All six of those books had extraordinary dialogue and minor characters who read like something out of a hard-boiled Dickens novel (there almost seemed to be an inverse relationship: the smaller the part, the better the character). Under a different weighting system, I would score Leonard ahead of writers like Westlake, Block, Gores, even the MacDonald boys. Now I don't even read him.

    Davidson may be using a different weighting system than you. There might also be an issue with sampling error (you do have n=1). And there are couple of interesting biases that might be at work.

    If we like something we tend to find additional reasons to support that opinion. This means that our quality estimates of different books from the same author aren't independent. If Davidson's first encounter with Crais was positive that could easily bias her opinion of the author.

    Add to that the fact that Davidson is a novelist and is writing about peers. The list seems to come from Lee Child. Even if she wasn't that enthused about Crais, was she likely to dispute Child's assessment and go out of her way to put down a colleague who had sold a hell of a lot more books than she had?

    There's an answer to your specific question. As for the decline of thrillers, I've got a couple of long posts on the topic here:

    http://observationalepidemiology.blogspot.com/201

    http://observationalepidemiology.blogspot.com/201

    p.s. If I were making recommendations I'd probably say something about Ira Levin's Kiss Before Dying. [do not look it up online — everything's a spoiler]

  8. Andrew Gelman says:

    David:

    Jenny wrote that "the list speaks for itself," which seemed to me to be an endorsement of Crais, but maybe you're right, for example maybe Jenny has never read Crais and just assumed he was good because she liked the others on the list.

    Phil:

    Elmore Leonard is not perfect but I think his books have many compensating advantages that I didn't see in Crais. I have to admit, though, I haven't read anything by Leonard in about 20 years.

    Mark:

    We should collaborate on an article on the topic. If we can just figure out how to include some statistical content.

  9. Mark Palko says:

    Andrew,

    If we could come up with the right angle, that would be great.

  10. Jenny says:

    Weighing in belatedly – have had limited internet access over last few days! The list did indeed come from Lee Child, but it is a coherent list – i.e. my personal preference is for the slicker and more formulaic on that list (Crais rather than Lehane – I find the latter's PI novels not as engaging as Lippman's and his others a tad melodramatic, though I know they are much admired). None of these writers is achieving at the level of, say, Peter Temple, an Australian author of crime fiction whose books I judge truly exceptional (Andrew, read _The Broken Shore_ and _Truth_ and tell me what you think!). But part of what I seek in crime fiction is pure escapism. Interestingly just a couple days ago I read Robert Crais's new book (I like the Joe Pike ones that he's been writing recently very much). Had a death in the family, have had a truly insane week and a half including a marathon day of plane travel (Cayman-Tampa, Tampa-Philadelphia, Philadelphia-Ottawa – about 16 hours door to door). The Crais book was not a cost-effective purchase, I read it in about 2 hours – but those 2 hours passed as if they were nothing, and I would look back and say that they were the 2 easiest and most enjoyable hours I have spent in the past ten days – the soothing effects of this sort of fiction on me are incomparable!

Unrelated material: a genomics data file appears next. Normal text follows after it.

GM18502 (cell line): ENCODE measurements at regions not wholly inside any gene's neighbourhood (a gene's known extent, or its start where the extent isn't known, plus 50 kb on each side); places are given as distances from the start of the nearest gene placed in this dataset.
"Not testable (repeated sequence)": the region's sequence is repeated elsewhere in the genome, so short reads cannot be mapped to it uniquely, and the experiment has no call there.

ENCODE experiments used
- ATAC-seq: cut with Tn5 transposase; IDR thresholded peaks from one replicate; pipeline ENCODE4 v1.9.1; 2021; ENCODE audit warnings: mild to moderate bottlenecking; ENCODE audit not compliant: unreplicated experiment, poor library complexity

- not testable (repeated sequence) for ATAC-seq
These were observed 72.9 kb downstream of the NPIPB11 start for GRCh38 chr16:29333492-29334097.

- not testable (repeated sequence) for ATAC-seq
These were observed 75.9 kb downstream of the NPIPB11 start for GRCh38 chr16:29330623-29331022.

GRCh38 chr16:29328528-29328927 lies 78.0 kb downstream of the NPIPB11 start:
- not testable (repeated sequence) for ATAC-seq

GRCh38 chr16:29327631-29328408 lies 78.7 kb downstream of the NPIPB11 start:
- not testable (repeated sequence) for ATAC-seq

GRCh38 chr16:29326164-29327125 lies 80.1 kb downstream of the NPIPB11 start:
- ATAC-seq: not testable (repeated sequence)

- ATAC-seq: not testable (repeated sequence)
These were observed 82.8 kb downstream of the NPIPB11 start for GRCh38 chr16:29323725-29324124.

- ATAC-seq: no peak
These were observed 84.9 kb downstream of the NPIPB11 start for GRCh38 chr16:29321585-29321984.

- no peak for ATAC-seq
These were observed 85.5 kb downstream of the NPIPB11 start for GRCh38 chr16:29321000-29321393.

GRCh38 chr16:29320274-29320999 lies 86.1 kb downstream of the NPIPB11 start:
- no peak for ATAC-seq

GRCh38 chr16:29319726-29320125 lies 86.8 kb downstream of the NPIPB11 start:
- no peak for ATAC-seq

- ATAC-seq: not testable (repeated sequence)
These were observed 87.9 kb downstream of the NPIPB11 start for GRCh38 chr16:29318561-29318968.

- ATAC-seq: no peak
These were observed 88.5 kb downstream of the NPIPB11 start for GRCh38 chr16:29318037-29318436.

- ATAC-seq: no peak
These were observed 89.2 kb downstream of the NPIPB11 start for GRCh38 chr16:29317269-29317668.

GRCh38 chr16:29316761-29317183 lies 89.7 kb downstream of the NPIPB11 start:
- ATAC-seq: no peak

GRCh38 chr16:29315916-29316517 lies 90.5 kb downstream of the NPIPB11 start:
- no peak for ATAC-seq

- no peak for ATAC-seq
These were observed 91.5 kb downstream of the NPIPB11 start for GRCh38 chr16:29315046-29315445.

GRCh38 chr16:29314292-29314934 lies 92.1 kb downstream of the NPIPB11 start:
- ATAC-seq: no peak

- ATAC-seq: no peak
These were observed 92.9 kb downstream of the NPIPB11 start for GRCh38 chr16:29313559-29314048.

11. Andrew Gelman says:

    Jenny:

    I can definitely see the value in escapism. In many ways, I think I'd be better off if I spend less "escapism" time on the internet and more reading books or watching TV. (The trouble is that the computer is right there for me when I'm working!)

    I still don't get the Crais thing–to me, the book was not fun enough to be escapist; I'd get about as much enjoyment out of reading the manual to my washing machine. What interests me is not just that some people (including you) like him–after all, each of us has a range of tastes (as Stephen King put it, sometimes you want a steak, sometimes you just want a Big Mac and fries)–but rather that he's so respected, considered to be a top talent. From my perspective, his book had nothing to offer at all. But maybe, as you indicate, the books are of varying quality.

    Personally, I have a soft spot for old-style 200-page paperbacks that fit in my pocket, books from the 50s, 60s, and 70s. Often these are pretty bad–a few months ago, I read a pretty pointless suspense-style book by A. Alvarez–but sometimes the fun is in catching the unexamined assumptions. What makes a book such as Deliverance so amazing to me is that it was written about the same time but has so much more integrity. I feel like there's no way one could've really picked up on all this at the time; it's only through the passage of decades that we can get such perspective.

    Regarding Crais etc., I guess the analogy would be to John D. MacDonald and other veteran pulpsters. And MacDonald was certainly uneven.

  12. Scott Butki says:

    Are you judging Crais based on one book? Because two of his – the ones focusing on Joe Pike instead of Elvis Cole – are quite different and in my opinion not nearly as good

  13. DaveG says:

    I love this thread – not because I read any of these books but because it makes me smile.

    I remember my father telling me his mother (in 20's Lancashire) would send him out to play football because 'you read so much you'll overheat your brain'.*/**

    There is always a lot of now stuff that will not float, but being in the moment is good.

    Bad cop – Good cop shows – my wife loves these (and she is so gentle) but trying to understand them in dubbed German adds a whole new dimension of, something. My English fails me…

    * given last Saturday perhaps it would be better after all.
    ** Google makes us dumb?

  14. Jenny says:

    It's funny – I agree the Pike books are quite different from the Cole, but I much prefer the Pike – I think it is gendered!